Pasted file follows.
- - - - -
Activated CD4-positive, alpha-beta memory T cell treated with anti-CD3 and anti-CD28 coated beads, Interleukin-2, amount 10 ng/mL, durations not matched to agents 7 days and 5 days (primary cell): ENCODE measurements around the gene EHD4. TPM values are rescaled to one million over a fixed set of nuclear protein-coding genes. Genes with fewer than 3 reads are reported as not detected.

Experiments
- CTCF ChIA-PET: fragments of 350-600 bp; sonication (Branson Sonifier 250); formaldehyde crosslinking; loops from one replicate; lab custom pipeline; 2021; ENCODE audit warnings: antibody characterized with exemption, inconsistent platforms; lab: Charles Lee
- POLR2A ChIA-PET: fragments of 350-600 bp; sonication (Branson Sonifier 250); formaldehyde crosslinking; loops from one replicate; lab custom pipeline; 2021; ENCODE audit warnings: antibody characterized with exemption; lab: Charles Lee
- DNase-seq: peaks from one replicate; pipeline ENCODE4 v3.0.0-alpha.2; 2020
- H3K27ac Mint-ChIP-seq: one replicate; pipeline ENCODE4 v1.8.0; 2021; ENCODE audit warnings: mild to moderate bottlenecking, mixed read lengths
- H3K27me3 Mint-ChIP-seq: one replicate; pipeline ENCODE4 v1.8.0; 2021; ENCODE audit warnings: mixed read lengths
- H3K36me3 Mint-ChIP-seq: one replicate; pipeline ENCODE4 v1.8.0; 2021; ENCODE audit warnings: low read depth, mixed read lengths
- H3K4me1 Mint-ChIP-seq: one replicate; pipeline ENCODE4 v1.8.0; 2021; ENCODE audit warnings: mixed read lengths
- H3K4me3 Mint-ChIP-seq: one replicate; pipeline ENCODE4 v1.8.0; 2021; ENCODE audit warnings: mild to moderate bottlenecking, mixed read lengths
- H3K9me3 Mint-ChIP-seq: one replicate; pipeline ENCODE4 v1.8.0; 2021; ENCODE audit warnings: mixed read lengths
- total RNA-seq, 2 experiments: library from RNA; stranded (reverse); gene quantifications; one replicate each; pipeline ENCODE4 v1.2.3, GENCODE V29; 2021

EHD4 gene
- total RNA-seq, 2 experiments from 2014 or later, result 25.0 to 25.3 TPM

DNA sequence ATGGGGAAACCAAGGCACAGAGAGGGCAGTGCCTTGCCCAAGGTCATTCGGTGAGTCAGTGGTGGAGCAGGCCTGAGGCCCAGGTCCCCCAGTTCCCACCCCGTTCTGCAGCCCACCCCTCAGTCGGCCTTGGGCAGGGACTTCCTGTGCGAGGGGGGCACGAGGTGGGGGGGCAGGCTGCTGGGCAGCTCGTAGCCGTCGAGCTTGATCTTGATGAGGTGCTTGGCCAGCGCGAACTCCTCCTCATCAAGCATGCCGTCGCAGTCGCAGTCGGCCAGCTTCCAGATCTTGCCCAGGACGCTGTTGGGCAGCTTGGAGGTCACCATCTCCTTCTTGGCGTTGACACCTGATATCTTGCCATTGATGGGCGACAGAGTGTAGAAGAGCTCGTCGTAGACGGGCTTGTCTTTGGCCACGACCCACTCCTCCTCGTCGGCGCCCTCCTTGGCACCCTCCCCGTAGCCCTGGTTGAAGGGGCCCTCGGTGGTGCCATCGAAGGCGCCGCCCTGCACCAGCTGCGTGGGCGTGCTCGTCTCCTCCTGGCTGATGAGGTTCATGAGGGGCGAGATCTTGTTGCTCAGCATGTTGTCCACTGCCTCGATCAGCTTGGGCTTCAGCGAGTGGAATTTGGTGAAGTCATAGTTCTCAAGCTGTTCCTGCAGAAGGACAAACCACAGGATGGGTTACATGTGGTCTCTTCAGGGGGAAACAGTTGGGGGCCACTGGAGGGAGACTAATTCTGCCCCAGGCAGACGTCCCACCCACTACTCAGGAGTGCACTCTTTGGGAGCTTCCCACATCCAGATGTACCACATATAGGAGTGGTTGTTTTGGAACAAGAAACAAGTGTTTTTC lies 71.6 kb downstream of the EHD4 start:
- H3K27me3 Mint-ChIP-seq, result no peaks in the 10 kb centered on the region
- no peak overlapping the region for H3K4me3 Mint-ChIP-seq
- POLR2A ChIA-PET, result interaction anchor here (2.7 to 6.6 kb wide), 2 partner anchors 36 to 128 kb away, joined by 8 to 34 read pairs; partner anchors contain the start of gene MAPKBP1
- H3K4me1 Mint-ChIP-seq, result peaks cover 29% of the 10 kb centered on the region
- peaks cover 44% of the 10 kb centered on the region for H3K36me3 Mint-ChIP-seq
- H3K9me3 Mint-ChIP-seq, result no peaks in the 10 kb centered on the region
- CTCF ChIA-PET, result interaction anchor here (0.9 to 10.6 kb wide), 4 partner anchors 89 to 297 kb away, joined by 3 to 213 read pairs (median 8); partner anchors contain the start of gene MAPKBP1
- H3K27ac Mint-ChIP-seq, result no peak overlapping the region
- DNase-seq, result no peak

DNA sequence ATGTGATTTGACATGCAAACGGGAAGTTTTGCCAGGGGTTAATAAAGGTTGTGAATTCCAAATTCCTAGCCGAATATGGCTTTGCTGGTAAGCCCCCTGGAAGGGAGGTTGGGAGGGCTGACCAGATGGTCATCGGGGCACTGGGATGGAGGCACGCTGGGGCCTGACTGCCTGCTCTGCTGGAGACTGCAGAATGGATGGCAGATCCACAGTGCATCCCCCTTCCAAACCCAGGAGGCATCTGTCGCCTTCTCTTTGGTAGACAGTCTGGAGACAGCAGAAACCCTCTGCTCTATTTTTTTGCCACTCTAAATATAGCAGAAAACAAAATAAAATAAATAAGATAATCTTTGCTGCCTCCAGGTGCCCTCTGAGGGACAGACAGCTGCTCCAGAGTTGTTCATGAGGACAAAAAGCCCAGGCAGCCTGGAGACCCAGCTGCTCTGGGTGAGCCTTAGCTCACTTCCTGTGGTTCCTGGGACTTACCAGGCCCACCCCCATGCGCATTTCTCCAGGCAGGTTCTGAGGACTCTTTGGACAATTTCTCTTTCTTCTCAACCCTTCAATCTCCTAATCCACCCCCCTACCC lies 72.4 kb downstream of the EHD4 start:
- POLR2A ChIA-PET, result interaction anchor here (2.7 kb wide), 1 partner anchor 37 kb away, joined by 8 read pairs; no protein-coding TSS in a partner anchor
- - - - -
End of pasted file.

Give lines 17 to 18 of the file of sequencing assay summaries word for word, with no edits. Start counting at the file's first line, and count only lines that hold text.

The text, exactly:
- no peak overlapping the region for H3K4me3 Mint-ChIP-seq
- POLR2A ChIA-PET, result interaction anchor here (2.7 to 6.6 kb wide), 2 partner anchors 36 to 128 kb away, joined by 8 to 34 read pairs; partner anchors contain the start of gene MAPKBP1